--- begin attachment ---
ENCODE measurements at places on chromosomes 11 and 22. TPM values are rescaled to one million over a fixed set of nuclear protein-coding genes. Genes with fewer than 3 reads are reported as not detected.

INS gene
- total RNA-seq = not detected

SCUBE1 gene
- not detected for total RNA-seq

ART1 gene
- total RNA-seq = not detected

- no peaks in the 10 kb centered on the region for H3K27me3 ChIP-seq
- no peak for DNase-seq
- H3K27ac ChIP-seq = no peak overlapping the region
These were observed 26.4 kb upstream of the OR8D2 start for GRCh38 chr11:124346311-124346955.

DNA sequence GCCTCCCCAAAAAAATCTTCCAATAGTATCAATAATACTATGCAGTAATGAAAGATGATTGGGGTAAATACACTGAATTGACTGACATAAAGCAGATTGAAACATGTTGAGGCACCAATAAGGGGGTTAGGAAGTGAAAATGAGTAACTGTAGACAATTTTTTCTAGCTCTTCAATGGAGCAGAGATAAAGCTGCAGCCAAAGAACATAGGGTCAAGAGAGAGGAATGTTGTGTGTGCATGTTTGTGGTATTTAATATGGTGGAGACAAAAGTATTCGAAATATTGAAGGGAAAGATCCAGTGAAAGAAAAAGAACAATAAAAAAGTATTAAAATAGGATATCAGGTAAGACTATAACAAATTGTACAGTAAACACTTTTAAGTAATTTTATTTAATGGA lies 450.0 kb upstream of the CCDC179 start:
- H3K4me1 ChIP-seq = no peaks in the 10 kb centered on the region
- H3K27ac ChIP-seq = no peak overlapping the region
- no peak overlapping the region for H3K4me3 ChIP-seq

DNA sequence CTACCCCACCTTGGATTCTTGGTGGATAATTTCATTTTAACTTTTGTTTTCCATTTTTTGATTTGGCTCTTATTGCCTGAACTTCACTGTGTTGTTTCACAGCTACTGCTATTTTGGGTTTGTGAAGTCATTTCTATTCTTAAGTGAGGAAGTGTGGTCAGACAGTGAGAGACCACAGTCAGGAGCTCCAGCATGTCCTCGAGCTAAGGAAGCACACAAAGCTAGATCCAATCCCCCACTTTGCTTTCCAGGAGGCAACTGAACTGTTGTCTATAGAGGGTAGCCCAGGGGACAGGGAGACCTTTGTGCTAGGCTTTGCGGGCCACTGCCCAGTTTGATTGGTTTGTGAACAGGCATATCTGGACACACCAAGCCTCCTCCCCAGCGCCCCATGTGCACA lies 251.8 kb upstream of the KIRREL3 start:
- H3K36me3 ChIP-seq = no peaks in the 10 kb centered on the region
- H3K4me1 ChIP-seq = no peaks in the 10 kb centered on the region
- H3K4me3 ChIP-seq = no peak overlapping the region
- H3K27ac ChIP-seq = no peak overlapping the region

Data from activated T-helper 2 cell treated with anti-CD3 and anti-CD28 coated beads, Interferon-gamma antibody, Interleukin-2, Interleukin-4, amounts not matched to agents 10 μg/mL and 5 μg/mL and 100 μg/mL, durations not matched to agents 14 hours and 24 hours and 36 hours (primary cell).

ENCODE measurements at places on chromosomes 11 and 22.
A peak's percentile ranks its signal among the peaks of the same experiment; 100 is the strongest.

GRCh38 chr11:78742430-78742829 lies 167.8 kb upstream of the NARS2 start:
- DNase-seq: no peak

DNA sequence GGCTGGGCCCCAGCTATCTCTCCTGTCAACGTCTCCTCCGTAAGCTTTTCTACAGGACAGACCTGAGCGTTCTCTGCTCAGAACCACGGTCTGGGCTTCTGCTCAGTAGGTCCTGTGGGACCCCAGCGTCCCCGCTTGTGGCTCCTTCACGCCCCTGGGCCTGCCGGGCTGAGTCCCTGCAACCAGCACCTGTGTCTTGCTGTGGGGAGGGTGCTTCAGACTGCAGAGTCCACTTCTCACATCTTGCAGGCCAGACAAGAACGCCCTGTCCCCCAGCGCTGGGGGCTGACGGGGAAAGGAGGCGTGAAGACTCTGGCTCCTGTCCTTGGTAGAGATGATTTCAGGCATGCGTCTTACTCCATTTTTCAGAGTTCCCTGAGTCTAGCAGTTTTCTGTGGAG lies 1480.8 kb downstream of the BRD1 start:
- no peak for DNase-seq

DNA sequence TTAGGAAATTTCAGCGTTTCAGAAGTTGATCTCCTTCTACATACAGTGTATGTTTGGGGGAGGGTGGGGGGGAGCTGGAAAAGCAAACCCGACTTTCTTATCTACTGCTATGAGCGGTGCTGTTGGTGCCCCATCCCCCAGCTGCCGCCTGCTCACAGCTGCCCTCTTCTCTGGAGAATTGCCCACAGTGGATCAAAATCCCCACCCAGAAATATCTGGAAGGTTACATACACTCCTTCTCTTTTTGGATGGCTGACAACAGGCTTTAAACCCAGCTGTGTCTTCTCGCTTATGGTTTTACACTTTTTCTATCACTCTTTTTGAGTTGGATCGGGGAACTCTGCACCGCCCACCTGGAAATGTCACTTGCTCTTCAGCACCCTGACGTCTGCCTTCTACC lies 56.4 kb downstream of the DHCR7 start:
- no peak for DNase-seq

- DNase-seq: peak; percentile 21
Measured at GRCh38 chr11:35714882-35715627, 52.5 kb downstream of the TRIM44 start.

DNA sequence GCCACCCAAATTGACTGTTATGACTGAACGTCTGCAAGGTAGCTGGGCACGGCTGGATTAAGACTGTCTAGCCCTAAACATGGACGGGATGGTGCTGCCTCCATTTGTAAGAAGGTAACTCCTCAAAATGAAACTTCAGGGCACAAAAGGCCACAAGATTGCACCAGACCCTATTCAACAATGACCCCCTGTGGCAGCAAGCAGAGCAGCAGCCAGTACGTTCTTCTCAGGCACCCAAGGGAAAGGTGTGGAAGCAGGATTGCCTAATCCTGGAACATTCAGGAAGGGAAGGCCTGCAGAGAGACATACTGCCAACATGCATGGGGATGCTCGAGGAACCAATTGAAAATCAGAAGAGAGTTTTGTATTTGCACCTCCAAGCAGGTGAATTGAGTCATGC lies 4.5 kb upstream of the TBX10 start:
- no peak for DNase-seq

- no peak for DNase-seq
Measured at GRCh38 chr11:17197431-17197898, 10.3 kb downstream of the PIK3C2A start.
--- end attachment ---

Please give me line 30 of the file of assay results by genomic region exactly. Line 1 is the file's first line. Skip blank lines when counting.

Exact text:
- DNase-seq: peak; percentile 21